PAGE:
1. The micro level of analysis considering attitudes, cognitions and personality dynamics of individuals.
  2. The macro level - including a society's structural aspects such as norms, and mores.
  3. The meso level - where "the immediate situation of social interaction plays a key role.

Pettigrew has studied each level and its interactions with others throughout his career, such as the role authoritarianism plays with prejudice, subtle individual prejudicial attitudes affect the undermining of desegregation, or friendship plays in his reformulation of intergroup conflict and contact theory. Pettigrew continues to argue forcefully that that no level alone is sufficient for adequate analysis.[2]

Books and Monographs

  • Campbell, E. Q., & Pettigrew, T. F. Christians in racial crisis: A study of the Little Rock ministry. Washington, DC: Public Affairs Press, 1959.
  • Pettigrew, T. F. Epitaph for Jim Crow. New York: Anti-Defamation League, 1963.
  • Pettigrew, T. F. A profile of the Negro American. New York: Van Nostrand, 1964.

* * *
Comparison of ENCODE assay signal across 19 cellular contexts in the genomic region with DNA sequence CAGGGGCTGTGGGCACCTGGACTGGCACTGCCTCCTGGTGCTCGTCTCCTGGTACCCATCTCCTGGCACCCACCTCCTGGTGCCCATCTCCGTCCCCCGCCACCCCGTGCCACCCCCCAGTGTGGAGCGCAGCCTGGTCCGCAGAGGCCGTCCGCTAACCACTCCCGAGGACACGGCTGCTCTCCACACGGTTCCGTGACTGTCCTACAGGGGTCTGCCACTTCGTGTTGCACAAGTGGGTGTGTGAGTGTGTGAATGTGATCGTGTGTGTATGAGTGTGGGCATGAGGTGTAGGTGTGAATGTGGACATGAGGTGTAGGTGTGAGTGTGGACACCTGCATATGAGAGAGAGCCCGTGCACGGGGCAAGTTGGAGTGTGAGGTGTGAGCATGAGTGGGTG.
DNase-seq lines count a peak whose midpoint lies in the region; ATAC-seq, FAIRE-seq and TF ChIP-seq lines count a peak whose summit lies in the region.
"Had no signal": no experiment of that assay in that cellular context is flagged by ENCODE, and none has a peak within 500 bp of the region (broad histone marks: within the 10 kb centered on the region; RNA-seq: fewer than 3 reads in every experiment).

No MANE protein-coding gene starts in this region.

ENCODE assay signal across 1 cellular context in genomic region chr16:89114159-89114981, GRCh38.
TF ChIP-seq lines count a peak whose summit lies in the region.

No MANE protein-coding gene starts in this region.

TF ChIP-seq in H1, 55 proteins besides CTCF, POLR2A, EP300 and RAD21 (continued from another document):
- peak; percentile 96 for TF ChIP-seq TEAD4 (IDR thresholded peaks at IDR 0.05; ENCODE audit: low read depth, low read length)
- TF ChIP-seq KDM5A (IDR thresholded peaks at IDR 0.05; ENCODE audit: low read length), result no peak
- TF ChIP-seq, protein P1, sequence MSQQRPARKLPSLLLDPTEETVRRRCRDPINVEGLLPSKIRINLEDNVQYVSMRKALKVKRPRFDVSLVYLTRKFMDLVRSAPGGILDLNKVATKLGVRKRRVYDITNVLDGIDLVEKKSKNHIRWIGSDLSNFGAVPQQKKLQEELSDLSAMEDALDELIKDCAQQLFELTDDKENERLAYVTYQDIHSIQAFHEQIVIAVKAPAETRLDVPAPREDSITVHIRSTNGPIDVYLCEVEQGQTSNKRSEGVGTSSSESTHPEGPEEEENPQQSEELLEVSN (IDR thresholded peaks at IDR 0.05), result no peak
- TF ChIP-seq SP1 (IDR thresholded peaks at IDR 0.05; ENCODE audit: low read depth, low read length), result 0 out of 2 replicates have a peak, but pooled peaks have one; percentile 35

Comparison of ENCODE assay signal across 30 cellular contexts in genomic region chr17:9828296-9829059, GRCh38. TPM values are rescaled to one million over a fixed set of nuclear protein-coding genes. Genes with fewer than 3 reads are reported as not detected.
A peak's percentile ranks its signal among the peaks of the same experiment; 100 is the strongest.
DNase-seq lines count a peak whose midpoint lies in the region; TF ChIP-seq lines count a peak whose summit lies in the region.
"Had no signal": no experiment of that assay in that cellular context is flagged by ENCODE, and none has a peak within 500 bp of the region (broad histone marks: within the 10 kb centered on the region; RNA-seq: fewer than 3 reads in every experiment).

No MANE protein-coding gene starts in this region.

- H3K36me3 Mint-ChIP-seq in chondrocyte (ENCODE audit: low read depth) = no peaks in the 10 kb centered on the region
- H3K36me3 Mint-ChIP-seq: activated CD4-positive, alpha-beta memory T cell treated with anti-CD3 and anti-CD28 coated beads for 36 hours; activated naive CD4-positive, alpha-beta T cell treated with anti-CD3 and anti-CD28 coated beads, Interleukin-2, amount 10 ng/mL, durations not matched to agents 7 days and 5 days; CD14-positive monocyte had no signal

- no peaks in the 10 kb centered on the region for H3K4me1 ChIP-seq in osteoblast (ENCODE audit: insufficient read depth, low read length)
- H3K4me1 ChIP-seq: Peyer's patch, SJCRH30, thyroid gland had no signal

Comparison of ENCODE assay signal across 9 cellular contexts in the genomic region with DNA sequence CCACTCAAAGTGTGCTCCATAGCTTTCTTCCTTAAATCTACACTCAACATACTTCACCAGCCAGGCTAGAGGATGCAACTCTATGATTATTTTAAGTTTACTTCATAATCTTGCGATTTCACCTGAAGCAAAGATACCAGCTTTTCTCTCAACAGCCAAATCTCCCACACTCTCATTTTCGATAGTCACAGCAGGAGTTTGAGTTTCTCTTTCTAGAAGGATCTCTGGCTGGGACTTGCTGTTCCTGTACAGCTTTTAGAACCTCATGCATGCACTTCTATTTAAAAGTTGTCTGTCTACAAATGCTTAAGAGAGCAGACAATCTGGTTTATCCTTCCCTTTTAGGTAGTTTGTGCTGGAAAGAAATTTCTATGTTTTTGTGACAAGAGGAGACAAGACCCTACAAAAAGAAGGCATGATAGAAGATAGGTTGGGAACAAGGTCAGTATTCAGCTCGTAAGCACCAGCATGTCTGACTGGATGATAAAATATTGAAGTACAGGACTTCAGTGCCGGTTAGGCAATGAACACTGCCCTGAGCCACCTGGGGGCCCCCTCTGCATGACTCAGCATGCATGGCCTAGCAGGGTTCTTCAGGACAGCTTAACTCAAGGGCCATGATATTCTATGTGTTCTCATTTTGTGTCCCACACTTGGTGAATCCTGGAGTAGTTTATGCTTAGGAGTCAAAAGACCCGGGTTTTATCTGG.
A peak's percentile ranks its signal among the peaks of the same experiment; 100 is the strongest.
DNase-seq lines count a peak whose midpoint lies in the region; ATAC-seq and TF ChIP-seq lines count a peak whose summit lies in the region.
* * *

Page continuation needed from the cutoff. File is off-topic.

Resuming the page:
• Reprinted in Norwegian as: Den Amerikanske Neger. Oslo: Pax Forlag, 1966. Also reprinted in Japan, 1968.
  • Watts, L. G., Freeman, H. E., Hughes, H. R., Morris, R., & Pettigrew, T. F. The middle-income Negro family faces urban renewal. Boston: Massachusetts Dept. of Commerce and Development, 1964.
    • Reprinted in part in: J. R. Feagin (Ed.), The urban scene: Myths and realities. pp. 201-212. New York: Random House, 1972.
  • Pettigrew, T. F. (with the staff of the U.S. Commission on Civil Rights) Racial isolation in the public schools. Vols. I & II. Washington, DC: U.S. Government Printing Office, 1967.
  • Pettigrew, T. F. A study of school integration. Final Report of Cooperative Research Project No. 6-1774 of the United States Office of Education, August 1970.
  • Franklin, J. H., Pettigrew, T. F., & Mack, R. W. Ethnicity in American life. New York: Anti-Defamation League, 1971. Reprinted in part in:
    • O. Feinstein (Ed.), Ethnic groups in the city. Lexington, MA: Lexington Books, 1971, pp. 29-37; A. Deshefsky (Ed.),
    • Ethnic peoples and identity. Chicago: Rand McNally, 1975, pp. 13-23;
    • R. J. Meister (Ed.), Race and ethnicity in modern America. Lexington, MA: Heath, 1974, pp. 179-189.
  • Pettigrew, T. F. Racially separate or together? New York: McGraw-Hill, 1971.
    • Reprinted in part in: L. Rainwater (Ed.), Inequality and justice. pp. 216-224. Chicago: Aldine, 1974.
  • Pettigrew, T. F. Why people hate. Taped presentation prepared and distributed by Mass Communications, Inc., Westport, CN, 1974.